“We build on foundations we did not lay.
We warm ourselves at fires we did not light.
We sit in the shade of trees we did not plant.
We drink from wells we did not dig.
We profit from persons we did not know.
We are ever bound in community."

Rev. Peter Raible (paraphrased from Deuteronomy 6:10-12)

Friday, October 26, 2012

Conversations about the Marriage Prohibition Amendment

Back on September 30, 2012, at the "Standing on the Side of Love" worship service we had at First Universalist, we declared our support for all families, and for all loving relationships. During that service, I committed to having at least 10 more conversations with people about the Marriage Prohibition Amendment and why I was voting "No."

I meant to blog about this much earlier, but life's been busy, our son's been sick, and the pace has been non-stop. But now, I want to take a few minutes to share some stories.

As it turns out, most of my conversations have come about through phone-banking. I was part of the "clergy calling clergy" put on by MN United for All Families several weeks ago, as we reached out to other ministers around the state to offer support, encouragement, and a listening ear. We reminded clergy that in previous states where this type of Amendment passed, religious people, especially Christians, hadn't spoken up enough in support of marriage for all people. We reminded them that now was the time to write letters to the editor, to preach about God's love for all committed couples, for all people.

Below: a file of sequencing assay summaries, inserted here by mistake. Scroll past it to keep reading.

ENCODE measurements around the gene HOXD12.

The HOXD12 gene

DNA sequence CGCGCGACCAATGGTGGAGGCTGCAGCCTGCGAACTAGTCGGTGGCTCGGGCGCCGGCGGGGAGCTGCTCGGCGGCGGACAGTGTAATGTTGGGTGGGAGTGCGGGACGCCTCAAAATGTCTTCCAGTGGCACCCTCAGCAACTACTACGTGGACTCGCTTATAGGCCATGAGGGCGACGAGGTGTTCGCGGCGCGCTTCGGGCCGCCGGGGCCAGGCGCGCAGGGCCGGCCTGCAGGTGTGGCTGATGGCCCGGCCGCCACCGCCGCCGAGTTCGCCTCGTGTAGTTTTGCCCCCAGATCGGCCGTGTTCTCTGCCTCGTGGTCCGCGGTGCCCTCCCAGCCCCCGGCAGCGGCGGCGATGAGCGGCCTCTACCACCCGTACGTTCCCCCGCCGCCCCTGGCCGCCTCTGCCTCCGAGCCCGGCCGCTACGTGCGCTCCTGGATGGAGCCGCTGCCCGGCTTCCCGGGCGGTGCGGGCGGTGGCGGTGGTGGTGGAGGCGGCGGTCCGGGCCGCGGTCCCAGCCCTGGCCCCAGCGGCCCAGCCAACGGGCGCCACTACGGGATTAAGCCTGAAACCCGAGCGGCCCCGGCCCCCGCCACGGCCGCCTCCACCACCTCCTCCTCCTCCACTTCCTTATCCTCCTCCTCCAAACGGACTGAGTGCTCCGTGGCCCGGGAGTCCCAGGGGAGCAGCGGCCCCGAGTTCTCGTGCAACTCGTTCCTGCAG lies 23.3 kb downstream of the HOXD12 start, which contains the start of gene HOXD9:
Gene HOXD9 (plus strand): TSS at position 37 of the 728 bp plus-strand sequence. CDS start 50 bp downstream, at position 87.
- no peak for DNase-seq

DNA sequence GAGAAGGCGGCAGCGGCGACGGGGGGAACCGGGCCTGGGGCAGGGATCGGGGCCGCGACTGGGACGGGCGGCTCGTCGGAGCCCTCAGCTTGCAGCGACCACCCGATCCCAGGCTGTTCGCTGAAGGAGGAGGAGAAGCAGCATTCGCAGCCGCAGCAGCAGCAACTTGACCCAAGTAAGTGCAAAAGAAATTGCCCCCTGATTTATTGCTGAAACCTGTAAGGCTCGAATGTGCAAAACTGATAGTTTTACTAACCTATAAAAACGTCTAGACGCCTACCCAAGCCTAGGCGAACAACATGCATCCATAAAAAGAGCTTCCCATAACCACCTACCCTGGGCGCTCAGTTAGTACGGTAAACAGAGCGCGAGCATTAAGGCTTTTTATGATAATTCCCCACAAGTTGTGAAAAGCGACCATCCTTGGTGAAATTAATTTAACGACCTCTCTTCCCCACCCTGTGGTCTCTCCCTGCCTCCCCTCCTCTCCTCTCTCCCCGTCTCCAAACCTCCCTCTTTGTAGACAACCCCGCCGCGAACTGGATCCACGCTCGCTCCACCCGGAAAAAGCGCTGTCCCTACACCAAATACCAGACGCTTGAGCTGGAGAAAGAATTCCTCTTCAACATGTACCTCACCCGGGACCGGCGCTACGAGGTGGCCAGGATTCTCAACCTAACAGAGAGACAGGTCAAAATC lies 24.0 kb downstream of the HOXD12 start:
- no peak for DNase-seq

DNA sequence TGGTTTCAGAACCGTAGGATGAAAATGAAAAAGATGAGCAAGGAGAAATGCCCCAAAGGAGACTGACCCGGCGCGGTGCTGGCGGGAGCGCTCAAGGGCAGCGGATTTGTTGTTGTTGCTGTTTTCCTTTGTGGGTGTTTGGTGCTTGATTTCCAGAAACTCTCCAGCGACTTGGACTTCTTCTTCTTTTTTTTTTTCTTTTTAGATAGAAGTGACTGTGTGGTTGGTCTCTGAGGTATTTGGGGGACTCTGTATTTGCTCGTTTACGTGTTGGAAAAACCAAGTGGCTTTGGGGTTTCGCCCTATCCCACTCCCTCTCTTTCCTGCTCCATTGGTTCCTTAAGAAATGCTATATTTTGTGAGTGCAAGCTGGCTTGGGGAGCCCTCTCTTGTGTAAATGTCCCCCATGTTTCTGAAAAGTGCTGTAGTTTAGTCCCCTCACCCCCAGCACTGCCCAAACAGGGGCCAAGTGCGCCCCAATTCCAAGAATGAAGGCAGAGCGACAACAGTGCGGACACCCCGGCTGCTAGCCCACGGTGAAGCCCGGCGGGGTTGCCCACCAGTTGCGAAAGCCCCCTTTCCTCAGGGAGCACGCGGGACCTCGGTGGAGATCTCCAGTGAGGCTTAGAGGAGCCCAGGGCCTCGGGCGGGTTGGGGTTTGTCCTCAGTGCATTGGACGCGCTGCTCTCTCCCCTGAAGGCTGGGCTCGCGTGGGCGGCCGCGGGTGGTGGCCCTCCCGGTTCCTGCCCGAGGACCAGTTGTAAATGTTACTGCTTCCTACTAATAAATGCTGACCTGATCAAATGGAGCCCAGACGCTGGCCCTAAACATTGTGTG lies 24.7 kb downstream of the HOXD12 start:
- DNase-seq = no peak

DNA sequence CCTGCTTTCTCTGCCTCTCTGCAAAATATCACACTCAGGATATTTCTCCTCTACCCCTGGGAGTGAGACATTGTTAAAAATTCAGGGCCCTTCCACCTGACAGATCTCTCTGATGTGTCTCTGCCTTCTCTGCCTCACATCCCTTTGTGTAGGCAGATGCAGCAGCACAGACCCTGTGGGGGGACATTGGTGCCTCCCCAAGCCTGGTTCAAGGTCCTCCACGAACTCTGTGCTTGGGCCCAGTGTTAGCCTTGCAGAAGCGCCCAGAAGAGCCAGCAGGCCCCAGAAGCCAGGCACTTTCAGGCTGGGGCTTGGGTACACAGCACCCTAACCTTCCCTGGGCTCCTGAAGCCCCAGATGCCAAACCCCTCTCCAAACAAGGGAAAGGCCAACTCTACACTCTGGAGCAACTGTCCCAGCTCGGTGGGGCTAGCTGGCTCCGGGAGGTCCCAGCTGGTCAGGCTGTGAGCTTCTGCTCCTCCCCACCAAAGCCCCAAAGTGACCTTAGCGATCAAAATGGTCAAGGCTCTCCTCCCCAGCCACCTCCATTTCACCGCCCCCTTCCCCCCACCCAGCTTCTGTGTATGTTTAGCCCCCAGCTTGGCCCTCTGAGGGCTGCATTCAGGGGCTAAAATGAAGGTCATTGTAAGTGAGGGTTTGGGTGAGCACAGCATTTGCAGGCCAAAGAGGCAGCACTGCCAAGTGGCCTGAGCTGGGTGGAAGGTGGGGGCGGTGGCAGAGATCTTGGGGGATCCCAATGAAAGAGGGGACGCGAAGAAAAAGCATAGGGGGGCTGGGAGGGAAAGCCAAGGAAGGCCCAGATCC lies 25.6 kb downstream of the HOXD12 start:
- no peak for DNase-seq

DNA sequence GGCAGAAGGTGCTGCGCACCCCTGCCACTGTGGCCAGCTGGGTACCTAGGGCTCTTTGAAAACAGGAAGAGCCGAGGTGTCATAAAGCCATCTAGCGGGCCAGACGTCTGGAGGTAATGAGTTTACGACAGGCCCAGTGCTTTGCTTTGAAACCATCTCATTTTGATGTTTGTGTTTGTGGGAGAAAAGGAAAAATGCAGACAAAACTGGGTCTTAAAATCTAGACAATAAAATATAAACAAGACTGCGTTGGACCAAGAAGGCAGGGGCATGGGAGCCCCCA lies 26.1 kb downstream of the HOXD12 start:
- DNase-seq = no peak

(And as a quick aside, I'm pleased to say that there are now over 600 clergy who are a part of the MN United for all Families coalition!)

I also spent some time phone-banking last Sunday, calling people to coordinate the get out the vote effort. Being involved in a campaign like this is new for many people, so half of the work is just explaining how it works, offering encouraging words, and asking people to share the story of why they're voting "No." Remembering the very real people that will be hurt by this Amendment helps all of us say "yes" to door knocking, phone banking,  or doing whatever else we can do help defeat this Amendment.

I've also had good conversations at the local coffee shop I spend time at. It turns out, most people are already voting "No," but I've definitely met more of my neighbors, and stretched myself by reaching out.  There are still a few neighbors to talk to. I'll report back on those conversations.

In all of these conversations, I hold in my minds' eye all the faces and stories of the incredible LGBT people that I know and love...whose love, commitment, and relationships are no different than mine, but who would be permanently excluded from marriage if this Amendment passes, and I tell myself to pick up the phone and to start the conversation.

Thursday, September 27, 2012

Violence and Suffering

Before I read the full details of the Accent Signage shooting in the Bryn Mawr neighborhood of Minneapolis this afternoon, I thought to myself, "I'll bet this is another angry white guy." It's not always the case, and I don't mean to be over simplistic here, but the vast majority of the shooters that go on rampage seem to white guys.

And sure enough, that's what the reports confirm.

And it breaks my heart. It breaks my heart to think that this is the only way these men know how to deal with their anger and frustration. It breaks my heart that this keeps happening again and again. It breaks my heart that this kind of violence is seen as a solution and a way to solve the problem, whatever that problem might be. And it breaks my heart that innocent lives were taken and families torn apart. I condemn gun violence in all it's forms, whether it makes the public news, or it's simply the gun violence that happens every day across this country.